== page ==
Agriculture Pic.jpgThe Washington State Legislature is considering a bill that would establish a new process for addressing the long-standing tension between agricultural activities and the protection of critical areas as required by the State Growth Management Act (GMA).  If adopted, the bill (ESHB 1886) would require counties throughout the state to choose between protecting critical areas on agricultural lands either through the existing GMA regulatory process for adopting critical areas ordinances (CAOs) or through a new “Voluntary Stewardship Program.”

The Voluntary Stewardship Program is designed to “protect and enhance” critical areas on agricultural lands through voluntary actions by agricultural operators.  If a county chooses to participate in the Program, it will be required to identify some or all of the watersheds within the county that will be “participating watersheds” under the Program.  Counties that participate in the Program will be eligible for funding and will not be required to implement the Program  until adequate funding is provided.  Details regarding administration of the Program by the Washington State Conservation Commission and participating counties are outlined in the bill report for ESHB 1886.

Counties participating in the Voluntary Stewardship Program would no longer be required to impose mandatory GMA regulations to protect critical areas affected by agricultural activities on land in participating watersheds.  This could provide greater flexibility in balancing protection for critical areas with the goal of maintaining and enhancing the viability of agriculture.  However, participation in the Voluntary Stewardship Program will open the door to substantial state-level scrutiny by state agencies, tribes, and other stakeholders – a step that has been vigorously resisted by many counties and the agricultural community.  In addition, if local work plans adopted under the Program fail to reach goals and benchmarks for “protection and enhancement” of critical areas, counties may still be faced with mandatory regulatory requirements in the future.  Finally, there is significant uncertainty regarding the source and availability of funding for the Program.  According to supporting testimony described in the bill report, “state agencies are assuming federal funds will be available to implement the program.”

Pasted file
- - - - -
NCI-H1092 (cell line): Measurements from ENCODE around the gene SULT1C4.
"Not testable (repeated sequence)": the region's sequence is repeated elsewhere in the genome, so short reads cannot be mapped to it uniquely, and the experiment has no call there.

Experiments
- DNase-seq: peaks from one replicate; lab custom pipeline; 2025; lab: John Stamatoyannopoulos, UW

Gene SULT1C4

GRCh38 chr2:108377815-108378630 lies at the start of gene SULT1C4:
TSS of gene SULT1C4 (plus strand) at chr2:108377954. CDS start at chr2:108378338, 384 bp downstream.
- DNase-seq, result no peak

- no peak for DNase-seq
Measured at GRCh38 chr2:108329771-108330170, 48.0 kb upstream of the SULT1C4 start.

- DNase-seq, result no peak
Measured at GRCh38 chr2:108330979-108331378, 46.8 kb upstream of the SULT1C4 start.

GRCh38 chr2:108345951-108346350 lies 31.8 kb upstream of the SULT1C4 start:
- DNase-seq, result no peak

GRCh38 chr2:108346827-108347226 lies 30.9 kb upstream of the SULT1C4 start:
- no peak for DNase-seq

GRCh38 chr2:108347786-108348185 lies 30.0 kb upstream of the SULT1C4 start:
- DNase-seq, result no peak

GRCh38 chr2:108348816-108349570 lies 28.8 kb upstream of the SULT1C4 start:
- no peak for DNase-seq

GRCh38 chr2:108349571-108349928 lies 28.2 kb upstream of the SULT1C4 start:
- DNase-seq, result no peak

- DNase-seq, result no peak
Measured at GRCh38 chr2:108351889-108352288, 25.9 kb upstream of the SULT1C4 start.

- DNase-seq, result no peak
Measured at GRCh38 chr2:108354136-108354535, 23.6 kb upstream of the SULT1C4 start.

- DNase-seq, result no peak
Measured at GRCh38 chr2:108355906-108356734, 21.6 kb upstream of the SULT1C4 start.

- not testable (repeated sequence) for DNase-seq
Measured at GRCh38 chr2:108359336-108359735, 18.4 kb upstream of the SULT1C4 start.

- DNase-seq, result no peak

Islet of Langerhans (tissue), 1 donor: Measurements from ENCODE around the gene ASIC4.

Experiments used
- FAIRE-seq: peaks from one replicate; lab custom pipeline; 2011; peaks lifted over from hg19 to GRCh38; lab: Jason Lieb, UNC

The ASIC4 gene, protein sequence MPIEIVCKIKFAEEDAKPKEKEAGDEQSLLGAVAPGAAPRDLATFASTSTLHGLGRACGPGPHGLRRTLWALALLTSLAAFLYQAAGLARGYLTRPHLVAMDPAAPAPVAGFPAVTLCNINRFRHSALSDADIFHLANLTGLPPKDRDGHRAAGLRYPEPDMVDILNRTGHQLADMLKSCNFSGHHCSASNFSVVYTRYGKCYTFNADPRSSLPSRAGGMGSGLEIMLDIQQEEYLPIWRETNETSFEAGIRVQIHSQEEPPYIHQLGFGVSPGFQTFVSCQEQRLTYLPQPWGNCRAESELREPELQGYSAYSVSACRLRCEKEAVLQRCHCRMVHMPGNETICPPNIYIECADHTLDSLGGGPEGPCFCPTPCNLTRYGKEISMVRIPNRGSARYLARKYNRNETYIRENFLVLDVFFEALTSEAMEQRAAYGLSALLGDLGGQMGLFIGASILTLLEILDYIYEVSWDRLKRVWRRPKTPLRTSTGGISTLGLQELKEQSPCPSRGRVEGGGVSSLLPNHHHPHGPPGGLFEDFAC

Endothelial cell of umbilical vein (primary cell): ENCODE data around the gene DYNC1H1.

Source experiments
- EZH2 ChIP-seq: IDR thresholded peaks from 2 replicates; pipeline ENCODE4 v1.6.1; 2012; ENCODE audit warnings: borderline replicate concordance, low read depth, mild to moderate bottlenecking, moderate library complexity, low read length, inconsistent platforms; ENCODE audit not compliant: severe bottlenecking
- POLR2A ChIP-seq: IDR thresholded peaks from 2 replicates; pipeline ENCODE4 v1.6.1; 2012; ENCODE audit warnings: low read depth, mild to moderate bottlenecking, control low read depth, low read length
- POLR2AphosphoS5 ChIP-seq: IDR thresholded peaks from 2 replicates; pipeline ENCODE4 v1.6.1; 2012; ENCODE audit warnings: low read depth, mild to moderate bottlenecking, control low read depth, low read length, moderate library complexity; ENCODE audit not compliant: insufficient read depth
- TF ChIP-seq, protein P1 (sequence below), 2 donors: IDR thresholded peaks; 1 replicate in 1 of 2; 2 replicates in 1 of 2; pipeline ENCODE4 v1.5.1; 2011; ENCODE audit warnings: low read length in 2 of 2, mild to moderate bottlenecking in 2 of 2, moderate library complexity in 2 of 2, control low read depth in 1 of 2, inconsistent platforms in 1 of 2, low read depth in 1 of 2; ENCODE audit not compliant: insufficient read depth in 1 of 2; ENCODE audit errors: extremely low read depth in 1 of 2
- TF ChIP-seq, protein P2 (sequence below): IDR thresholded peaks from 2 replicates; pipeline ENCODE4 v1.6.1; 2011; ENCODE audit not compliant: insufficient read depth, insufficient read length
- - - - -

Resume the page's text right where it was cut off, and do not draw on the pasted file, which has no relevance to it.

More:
ESHB 1886 would build on prior legislation and work by the William D. Ruckelshaus Center to address conflicts between agriculture and CAOs.  In 2007, the Legislature passed Substitute SSB 5248, which established a three‐year moratorium that prohibited counties and cities from adopting amendments to local CAOs “as they specifically apply to agricultural activities.”  That 2007 bill was largely a response to the Washington Supreme Court’s decision in Swinomish Indian Tribal Community v. Western Washington Growth Management Hearings Board, 161 Wn.2d 415 (2007).  In that case, the Court rejected the argument that the GMA requires counties to repair degraded habitat – particularly salmon habitat in agricultural areas – and held that the GMA only required no further harm be done to habitat.  (The requirement to “protect and enhance” critical areas under ESHB 1886’s Voluntary Stewardship Program goes beyond this baseline requirement under the GMA.)

SSB 5248 also charged the Ruckelshaus Center with examining conflicts between agricultural activities and CAOs and identifying policy options and opportunities to address those conflicts.  The Ruckelshaus Center delivered its final report to the Governor and the Legislature in October of 2010.  In 2010, the Legislature extended the CAO moratorium by one year, and the moratorium is now set to expire on July 1, 2011.

If ESHB 1886 is adopted, counties will have two years following the effective date of the bill to review and make any necessary revisions to CAOs as they apply to agricultural activities.  For counties electing to participate in the Voluntary Stewardship Program, this requirement will not apply to watersheds selected for participation.  For counties electing not to participate in the Program, this requirement will apply to all unincorporated areas.

The bill is scheduled for a public hearing in the Senate Committee on Agriculture & Rural Economic Development on March 8 at 1:30 PM.